Being a gun owner in a liberal state such as California is tough. However, it is detrimental to those who pursue firearm related sports and also live in the blue state. This is the case for multi-Olympian Kim Rhode who is now limited in her shooting practice due to recently implemented California gun laws.
However, like a true patriot, the six-time medalist is not going down without a fight and is suing Attorney General Xavier Becerra on behalf of the state of California for its recent series of ‘gunmageddon’ laws. Thankfully, the Constitution is on Rhode’s side, so victory in the lawsuit can be said to be ‘in her sights.’
California’s Prop 63, passed in 2016, implemented stricter gun control laws pertaining to ammunition, specifically the sales and transfer of such. Yet such a type of measure infringes not only on the second amendment but also on the ‘dormant commerce clause’ which mandates that states’ rights, including those to trade with one another, shall not be limited if not otherwise prohibited in the U.S. Constitution.
The series of ‘gunmageddon’ laws admittedly included several sensible ones such as background checks, yet also include ‘high capacity magazine’ restrictions, among others.
However, the ammunition clause affecting Olympian Kim Rhode is that now, in her home state of California, she faces challenges in simply obtaining practice ammunition of which she requires a significant quantity of.
It is reported that, on average, Rhode shoots 800 rounds of ammo every day.
Due to the specialty of her sport, Rhode is required to use a certain type of ammunition with which she practices.
Previously, she had her required supplies sent to either “her home, range, and coach by sponsors,” or she would simply bring it back with her from the ammo supplier located in Arizona.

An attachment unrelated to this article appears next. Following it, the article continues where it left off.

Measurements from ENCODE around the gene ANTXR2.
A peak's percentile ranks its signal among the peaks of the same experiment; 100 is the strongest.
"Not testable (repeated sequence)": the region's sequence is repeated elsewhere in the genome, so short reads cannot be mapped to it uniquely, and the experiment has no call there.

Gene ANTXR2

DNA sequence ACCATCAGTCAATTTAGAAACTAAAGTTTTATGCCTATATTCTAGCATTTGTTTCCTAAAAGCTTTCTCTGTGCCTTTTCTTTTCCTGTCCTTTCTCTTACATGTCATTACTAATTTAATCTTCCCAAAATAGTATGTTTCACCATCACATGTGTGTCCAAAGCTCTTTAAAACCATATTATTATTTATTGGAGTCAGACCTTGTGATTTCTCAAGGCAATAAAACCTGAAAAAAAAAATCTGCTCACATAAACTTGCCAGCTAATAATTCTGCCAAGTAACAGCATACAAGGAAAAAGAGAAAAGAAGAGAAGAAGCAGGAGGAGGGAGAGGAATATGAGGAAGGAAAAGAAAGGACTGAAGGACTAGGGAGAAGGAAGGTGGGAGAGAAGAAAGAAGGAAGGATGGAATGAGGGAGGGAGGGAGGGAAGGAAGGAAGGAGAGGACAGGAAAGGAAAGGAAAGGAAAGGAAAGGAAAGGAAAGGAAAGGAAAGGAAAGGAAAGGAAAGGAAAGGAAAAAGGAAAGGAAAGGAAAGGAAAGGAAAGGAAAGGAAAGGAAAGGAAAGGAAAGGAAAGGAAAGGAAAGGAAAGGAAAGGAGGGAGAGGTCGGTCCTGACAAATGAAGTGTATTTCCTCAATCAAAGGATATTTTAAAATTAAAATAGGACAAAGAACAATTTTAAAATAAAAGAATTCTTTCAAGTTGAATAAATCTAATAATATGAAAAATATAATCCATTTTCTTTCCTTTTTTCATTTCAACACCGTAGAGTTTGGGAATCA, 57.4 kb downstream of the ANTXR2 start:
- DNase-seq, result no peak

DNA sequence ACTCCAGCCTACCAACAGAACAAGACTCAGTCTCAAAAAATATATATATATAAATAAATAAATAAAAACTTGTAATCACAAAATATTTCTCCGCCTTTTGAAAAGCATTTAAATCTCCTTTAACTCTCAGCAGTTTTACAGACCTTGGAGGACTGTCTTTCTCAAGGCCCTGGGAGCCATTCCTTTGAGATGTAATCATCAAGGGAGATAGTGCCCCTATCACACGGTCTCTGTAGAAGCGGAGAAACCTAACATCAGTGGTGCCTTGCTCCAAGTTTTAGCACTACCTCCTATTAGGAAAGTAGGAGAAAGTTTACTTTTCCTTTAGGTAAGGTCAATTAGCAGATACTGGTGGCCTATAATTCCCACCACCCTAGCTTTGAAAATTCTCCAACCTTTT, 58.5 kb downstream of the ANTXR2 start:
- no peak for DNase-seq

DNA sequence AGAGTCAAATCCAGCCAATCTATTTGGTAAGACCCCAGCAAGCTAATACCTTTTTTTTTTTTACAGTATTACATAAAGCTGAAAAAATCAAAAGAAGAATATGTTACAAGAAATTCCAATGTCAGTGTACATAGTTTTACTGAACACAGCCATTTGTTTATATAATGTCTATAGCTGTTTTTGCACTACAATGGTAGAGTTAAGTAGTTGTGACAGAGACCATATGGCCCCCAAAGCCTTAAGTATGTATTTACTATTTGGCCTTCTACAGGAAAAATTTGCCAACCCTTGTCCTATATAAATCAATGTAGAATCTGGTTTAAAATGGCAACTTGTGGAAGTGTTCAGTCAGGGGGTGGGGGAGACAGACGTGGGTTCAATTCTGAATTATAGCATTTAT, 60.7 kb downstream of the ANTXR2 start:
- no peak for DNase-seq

However, thanks to Prop 63, Rhode has neither option for transferring the necessary ammunition across state lines, faces restrictions for ammunition quantity, and also faces regulatory fines for such transfers.
Naturally, this affects her ability to keep her well-practiced.
The recent gun laws are undeniably disruptive; however, Prop 63 specifically has brought out the activist side of Kim Rhode, as she “was featured in ads against” the prop.
As can be expected, Rhode has extensive support on her side as one of 75 members on the board of the NRA. The California Rifle & Pistol Association, “as well as a number of out of state ammo retailers who can no longer ship their products” to California have pledged to support Rhode in her suit against the state.
While one might think that the feminist hub of California, of all places, would be supportive of Rhode’s accomplishments considering that she “made history in 2016 to become the first woman to medal in six straight Olympics.”
However, it has been less than welcoming to the needs of her sport which may eventually require her to relocate to another state that will not infringe on her gun rights.
Thankfully, due to the detrimental effect of the series of laws which have been working against Rhode, she has a strong case in her defense.
That is undeniably promising but also disturbing in regard to the obstacles that Rhode will face just to pursue her career. Above all, this just goes to show that overreaching gun laws will always only affect those with any regard for the law.
Rhode must remain within gun laws for obvious reasons, but criminals have little to nothing to lose in regard to buying, selling, or transferring illegally obtained guns.
Some have noted that there are only a few hours separating the Arizona and California borders, meaning that criminals are highly unlikely to be discouraged by differing state laws. Not only that, ammunition is often the least of worries for those who have unlawful firearms or any corresponding accessories.
Simply put, ammunition restrictions are not going to keep any state or community safer than any ‘assault rifle’ ban will.
For these important reasons, Rhode deserves necessary support from the gun community to fight against these ridiculous overreaching laws; however, she and her support groups may be overly optimistic that they will enact real change in corrupt California considering that it would pass ridiculous ammunition restrictions in the first place.
In any event, Rhode is deserving of her accomplishments and will hopefully win her suit to enable her to most adequately pursue her competitive shooting career. That in itself would be an exciting win; however, if it proves to be even more effective in repealing ridiculous, gun-grabbing, California laws, then it can rightfully be called a victory.